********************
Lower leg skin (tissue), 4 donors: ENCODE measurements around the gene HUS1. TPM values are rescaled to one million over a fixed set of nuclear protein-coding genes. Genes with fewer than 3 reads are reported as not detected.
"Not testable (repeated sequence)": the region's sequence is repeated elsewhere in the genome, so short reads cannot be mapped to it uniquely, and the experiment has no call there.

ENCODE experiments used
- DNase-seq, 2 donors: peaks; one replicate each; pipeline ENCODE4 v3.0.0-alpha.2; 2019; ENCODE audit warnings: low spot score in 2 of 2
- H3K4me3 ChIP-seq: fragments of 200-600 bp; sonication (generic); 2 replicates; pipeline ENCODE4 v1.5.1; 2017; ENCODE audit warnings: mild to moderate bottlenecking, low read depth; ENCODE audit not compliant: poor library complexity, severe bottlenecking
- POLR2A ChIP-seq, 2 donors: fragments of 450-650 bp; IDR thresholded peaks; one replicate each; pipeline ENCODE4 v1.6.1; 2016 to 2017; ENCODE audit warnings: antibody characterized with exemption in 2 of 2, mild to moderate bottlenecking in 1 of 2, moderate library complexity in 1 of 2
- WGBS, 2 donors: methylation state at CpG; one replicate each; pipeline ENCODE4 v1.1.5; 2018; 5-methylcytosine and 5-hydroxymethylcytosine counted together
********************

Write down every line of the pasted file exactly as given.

Lower leg skin (tissue), 4 donors: ENCODE measurements around the gene HUS1. TPM values are rescaled to one million over a fixed set of nuclear protein-coding genes. Genes with fewer than 3 reads are reported as not detected.
"Not testable (repeated sequence)": the region's sequence is repeated elsewhere in the genome, so short reads cannot be mapped to it uniquely, and the experiment has no call there.

ENCODE experiments used
- DNase-seq, 2 donors: peaks; one replicate each; pipeline ENCODE4 v3.0.0-alpha.2; 2019; ENCODE audit warnings: low spot score in 2 of 2
- H3K4me3 ChIP-seq: fragments of 200-600 bp; sonication (generic); 2 replicates; pipeline ENCODE4 v1.5.1; 2017; ENCODE audit warnings: mild to moderate bottlenecking, low read depth; ENCODE audit not compliant: poor library complexity, severe bottlenecking
- POLR2A ChIP-seq, 2 donors: fragments of 450-650 bp; IDR thresholded peaks; one replicate each; pipeline ENCODE4 v1.6.1; 2016 to 2017; ENCODE audit warnings: antibody characterized with exemption in 2 of 2, mild to moderate bottlenecking in 1 of 2, moderate library complexity in 1 of 2
- WGBS, 2 donors: methylation state at CpG; one replicate each; pipeline ENCODE4 v1.1.5; 2018; 5-methylcytosine and 5-hydroxymethylcytosine counted together